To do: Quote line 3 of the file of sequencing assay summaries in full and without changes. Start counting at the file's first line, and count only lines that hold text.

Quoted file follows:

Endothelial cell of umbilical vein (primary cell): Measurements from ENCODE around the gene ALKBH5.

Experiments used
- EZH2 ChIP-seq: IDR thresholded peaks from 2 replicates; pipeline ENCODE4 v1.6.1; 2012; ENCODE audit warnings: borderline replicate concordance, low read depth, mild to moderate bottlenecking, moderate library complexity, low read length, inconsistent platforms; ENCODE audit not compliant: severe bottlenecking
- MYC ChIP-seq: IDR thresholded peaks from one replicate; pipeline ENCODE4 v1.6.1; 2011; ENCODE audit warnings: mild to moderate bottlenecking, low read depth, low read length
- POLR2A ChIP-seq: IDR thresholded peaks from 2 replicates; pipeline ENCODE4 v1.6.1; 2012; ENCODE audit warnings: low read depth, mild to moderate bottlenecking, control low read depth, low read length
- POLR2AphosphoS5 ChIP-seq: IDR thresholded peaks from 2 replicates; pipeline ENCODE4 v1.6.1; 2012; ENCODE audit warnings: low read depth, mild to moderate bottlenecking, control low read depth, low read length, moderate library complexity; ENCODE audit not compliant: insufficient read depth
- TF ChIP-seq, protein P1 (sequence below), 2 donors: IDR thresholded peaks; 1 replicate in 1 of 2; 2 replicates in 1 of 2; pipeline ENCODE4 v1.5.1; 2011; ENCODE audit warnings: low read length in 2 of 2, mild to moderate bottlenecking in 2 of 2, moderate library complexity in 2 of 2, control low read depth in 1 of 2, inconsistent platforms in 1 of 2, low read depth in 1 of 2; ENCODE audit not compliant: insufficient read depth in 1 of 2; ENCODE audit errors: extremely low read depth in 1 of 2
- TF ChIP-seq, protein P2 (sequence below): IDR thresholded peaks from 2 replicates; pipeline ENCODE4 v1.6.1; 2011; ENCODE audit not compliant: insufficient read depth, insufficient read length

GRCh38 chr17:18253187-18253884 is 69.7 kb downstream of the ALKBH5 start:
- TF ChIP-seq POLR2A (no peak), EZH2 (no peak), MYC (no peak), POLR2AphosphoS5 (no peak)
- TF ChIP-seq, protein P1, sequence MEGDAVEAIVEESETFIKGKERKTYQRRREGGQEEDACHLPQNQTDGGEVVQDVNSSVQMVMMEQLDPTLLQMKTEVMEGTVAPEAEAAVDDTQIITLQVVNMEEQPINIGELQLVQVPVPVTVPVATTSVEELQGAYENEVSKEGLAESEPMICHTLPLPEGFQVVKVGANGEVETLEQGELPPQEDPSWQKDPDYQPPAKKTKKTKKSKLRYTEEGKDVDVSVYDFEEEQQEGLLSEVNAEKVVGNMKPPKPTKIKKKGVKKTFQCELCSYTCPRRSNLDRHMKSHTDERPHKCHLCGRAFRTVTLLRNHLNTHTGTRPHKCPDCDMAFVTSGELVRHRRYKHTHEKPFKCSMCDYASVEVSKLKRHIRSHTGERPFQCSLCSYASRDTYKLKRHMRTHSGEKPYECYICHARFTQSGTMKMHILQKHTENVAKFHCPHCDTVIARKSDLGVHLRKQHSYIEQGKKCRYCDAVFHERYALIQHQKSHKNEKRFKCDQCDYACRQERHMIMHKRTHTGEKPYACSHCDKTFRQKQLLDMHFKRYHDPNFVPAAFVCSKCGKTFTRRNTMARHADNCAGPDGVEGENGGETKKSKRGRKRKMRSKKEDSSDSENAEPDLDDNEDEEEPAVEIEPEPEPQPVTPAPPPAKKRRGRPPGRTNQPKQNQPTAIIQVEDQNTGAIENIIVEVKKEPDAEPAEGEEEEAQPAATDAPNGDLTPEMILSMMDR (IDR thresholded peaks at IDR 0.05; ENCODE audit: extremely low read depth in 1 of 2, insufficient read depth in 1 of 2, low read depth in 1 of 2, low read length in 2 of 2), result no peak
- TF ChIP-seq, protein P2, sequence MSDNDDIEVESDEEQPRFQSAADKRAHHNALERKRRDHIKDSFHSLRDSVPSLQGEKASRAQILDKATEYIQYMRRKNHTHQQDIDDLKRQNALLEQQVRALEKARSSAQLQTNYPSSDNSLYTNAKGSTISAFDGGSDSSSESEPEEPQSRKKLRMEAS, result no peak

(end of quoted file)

- EZH2 ChIP-seq: IDR thresholded peaks from 2 replicates; pipeline ENCODE4 v1.6.1; 2012; ENCODE audit warnings: borderline replicate concordance, low read depth, mild to moderate bottlenecking, moderate library complexity, low read length, inconsistent platforms; ENCODE audit not compliant: severe bottlenecking